In addition to building its own controller, Skyera developed its own RAID technology to be able to rebuild the stored data if any bits are lost. It can perform the equivalent of a typical RAID 6 system with only one-third as many writes, further reducing the amount of wear on the flash, Barbagallo said. For high performance, Skyera also performs compression and deduplication in hardware, Barbagallo said.
The built-in Ethernet switch has 40 Gigabit Ethernet ports and three 10-Gigabit Ethernet ports, so enterprises can connect it directly to servers or to a data center network. Inside the unit, the switch communicates with the flash components via a proprietary interface that can carry data fast enough to feed the Ethernet ports, Barbagallo said.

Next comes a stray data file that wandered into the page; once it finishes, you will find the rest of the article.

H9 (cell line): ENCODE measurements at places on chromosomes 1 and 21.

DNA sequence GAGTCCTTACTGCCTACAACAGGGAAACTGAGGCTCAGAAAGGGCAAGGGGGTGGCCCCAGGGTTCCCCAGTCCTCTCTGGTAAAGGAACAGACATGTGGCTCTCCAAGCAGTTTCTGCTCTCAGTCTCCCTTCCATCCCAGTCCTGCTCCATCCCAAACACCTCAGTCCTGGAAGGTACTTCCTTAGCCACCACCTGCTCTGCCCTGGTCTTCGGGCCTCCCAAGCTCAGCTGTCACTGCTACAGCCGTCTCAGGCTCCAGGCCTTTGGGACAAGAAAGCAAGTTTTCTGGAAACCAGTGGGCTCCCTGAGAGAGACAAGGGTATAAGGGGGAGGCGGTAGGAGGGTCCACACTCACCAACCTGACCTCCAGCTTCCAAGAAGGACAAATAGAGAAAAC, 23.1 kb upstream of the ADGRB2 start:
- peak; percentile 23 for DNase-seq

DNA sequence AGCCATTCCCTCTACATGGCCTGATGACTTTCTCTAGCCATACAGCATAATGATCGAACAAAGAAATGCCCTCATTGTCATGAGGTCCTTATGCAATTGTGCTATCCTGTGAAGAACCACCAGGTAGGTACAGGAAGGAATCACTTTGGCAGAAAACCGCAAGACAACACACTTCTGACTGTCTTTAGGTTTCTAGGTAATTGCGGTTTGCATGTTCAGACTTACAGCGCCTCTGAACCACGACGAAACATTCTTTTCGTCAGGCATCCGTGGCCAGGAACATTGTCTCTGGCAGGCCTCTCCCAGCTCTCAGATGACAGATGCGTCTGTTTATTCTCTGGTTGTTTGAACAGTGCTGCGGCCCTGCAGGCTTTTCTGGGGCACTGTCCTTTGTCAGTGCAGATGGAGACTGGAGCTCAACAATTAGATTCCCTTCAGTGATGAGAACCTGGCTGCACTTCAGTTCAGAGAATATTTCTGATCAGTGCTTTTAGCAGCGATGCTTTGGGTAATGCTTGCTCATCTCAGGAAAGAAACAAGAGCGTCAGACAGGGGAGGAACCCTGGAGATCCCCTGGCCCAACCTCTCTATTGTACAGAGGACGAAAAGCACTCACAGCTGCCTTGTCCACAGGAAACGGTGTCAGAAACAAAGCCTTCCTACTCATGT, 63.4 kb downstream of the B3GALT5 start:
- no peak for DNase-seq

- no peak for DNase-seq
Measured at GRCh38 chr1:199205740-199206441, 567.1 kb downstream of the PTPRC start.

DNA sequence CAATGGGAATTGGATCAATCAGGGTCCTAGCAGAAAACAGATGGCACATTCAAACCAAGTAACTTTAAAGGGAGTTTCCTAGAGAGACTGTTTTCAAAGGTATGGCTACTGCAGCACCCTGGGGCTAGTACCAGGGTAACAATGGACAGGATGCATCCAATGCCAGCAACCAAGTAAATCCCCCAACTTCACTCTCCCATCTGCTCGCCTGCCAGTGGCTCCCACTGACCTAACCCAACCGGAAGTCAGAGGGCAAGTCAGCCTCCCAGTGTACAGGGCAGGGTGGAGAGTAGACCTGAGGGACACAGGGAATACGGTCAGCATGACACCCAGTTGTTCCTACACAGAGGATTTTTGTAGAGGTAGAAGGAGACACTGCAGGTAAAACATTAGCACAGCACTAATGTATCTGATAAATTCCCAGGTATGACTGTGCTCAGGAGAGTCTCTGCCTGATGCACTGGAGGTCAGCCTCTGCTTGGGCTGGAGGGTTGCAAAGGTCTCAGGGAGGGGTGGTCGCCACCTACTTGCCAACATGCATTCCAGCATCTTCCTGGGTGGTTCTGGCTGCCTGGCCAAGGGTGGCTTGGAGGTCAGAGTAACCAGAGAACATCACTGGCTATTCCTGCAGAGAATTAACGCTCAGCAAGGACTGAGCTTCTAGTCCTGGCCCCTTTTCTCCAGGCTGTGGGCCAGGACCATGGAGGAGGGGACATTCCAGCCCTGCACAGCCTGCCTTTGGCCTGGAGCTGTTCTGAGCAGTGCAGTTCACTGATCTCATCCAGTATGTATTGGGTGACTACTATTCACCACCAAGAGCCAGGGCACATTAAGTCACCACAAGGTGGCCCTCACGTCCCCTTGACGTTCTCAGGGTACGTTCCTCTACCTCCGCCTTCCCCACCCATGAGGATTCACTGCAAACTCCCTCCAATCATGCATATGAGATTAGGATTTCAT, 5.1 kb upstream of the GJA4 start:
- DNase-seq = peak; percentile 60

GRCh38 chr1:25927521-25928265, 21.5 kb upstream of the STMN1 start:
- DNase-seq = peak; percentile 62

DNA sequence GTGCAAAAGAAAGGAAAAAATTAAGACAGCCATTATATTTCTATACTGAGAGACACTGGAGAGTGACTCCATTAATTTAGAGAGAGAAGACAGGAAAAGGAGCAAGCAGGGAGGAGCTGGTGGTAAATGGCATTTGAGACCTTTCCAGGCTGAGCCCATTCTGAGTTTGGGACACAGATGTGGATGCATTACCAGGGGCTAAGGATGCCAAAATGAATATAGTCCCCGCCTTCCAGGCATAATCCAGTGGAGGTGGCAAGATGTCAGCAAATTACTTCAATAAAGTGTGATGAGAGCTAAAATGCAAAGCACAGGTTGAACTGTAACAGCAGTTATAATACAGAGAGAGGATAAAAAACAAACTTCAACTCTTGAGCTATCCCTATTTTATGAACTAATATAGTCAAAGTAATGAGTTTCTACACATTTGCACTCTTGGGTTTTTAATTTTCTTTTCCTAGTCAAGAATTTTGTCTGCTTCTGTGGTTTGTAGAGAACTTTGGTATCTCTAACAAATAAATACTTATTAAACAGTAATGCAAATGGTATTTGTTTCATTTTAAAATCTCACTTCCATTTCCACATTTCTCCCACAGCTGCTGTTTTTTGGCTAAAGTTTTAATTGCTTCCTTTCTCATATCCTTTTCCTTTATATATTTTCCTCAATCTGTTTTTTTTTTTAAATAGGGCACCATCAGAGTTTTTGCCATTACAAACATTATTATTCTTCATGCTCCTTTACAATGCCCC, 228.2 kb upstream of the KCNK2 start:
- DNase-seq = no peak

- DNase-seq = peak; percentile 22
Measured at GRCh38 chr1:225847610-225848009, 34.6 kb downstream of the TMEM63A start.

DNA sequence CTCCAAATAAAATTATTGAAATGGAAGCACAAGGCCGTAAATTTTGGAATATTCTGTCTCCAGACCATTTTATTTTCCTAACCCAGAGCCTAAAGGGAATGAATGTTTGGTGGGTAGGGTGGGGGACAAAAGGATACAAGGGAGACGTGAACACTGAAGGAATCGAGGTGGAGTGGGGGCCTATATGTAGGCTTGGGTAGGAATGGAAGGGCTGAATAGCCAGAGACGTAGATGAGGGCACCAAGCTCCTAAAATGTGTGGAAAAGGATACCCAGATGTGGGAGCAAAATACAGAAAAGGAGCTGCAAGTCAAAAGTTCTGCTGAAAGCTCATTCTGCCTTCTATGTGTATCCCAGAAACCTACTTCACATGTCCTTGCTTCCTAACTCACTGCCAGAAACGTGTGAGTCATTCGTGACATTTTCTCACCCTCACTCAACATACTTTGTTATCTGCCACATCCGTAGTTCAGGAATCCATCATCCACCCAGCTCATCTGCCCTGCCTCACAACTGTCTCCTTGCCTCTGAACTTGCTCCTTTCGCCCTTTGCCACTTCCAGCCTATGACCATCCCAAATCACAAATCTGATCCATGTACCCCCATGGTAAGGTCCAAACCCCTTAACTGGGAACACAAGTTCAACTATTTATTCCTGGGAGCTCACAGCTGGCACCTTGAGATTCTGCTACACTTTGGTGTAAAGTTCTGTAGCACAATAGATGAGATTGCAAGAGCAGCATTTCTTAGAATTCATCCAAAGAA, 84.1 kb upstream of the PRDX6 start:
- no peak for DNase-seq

The Skyhawk is built in a 1U form factor, filling one standard unit of data-center rack space. It can store 44TB of data without compression or deduplication, for a price of $131,000, Barbagallo said. Compression and deduplication will cost about 20 percent more, he said.
Skyera is based in San Jose, California, and has about 50 employees, including key players who came from flash controller pioneer SandForce. It will show off the Skyhawk platform at the Flash Memory Summit next week in Santa Clara, California, and expects to finish early-access testing and make the product generally available early next year.